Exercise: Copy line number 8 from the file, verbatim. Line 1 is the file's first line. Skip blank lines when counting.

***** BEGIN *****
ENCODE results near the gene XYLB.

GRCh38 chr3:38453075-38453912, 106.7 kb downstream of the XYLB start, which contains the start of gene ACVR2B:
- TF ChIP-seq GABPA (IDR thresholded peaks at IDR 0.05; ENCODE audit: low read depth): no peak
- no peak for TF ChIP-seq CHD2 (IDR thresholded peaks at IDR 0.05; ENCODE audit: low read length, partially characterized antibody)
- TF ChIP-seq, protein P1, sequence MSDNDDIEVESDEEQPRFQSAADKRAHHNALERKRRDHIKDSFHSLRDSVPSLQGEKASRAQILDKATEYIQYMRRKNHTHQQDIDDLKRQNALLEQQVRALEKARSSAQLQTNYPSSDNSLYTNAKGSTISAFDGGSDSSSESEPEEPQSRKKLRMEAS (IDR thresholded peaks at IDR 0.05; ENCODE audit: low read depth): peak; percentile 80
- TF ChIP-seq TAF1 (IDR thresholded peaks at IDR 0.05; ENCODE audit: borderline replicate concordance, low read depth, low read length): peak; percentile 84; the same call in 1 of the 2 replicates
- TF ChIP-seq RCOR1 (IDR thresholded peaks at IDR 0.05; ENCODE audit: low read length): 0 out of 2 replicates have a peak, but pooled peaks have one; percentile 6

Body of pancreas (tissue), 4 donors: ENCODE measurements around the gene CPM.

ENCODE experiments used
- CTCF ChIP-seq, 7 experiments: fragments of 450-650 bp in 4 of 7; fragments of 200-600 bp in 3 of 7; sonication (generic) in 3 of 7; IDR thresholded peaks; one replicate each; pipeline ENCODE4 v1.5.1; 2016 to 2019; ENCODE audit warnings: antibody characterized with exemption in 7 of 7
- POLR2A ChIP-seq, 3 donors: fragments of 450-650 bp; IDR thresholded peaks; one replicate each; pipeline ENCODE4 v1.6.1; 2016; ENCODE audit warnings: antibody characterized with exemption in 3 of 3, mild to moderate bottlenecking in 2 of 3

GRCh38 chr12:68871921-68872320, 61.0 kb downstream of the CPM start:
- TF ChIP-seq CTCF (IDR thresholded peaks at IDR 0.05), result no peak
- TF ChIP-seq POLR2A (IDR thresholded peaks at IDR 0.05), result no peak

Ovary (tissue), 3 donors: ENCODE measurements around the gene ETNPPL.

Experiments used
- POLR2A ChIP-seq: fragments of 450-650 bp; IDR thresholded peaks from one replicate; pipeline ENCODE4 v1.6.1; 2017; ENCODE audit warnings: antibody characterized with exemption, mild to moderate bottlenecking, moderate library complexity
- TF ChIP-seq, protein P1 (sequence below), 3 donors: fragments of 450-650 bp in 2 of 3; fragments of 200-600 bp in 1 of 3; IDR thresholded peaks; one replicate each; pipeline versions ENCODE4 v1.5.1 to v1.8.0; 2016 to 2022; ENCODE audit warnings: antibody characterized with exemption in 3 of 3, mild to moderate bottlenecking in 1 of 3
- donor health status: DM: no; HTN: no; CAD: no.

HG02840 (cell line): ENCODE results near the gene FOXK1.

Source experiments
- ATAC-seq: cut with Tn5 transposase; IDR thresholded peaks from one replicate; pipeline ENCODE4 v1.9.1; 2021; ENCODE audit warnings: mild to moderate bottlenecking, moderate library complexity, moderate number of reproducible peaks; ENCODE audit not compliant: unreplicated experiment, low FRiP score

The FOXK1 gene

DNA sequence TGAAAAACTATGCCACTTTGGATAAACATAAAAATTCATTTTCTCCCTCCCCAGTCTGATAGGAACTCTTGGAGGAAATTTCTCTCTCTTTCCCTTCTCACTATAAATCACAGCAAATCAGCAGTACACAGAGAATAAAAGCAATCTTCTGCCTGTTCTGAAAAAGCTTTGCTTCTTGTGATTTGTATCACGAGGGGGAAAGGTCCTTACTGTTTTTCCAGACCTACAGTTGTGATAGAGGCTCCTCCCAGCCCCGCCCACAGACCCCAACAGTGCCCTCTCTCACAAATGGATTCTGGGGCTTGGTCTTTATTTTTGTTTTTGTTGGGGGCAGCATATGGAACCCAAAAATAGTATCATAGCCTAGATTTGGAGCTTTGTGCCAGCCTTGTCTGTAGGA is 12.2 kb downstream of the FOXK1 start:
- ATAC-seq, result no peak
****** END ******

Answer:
Body of pancreas (tissue), 4 donors: ENCODE measurements around the gene CPM.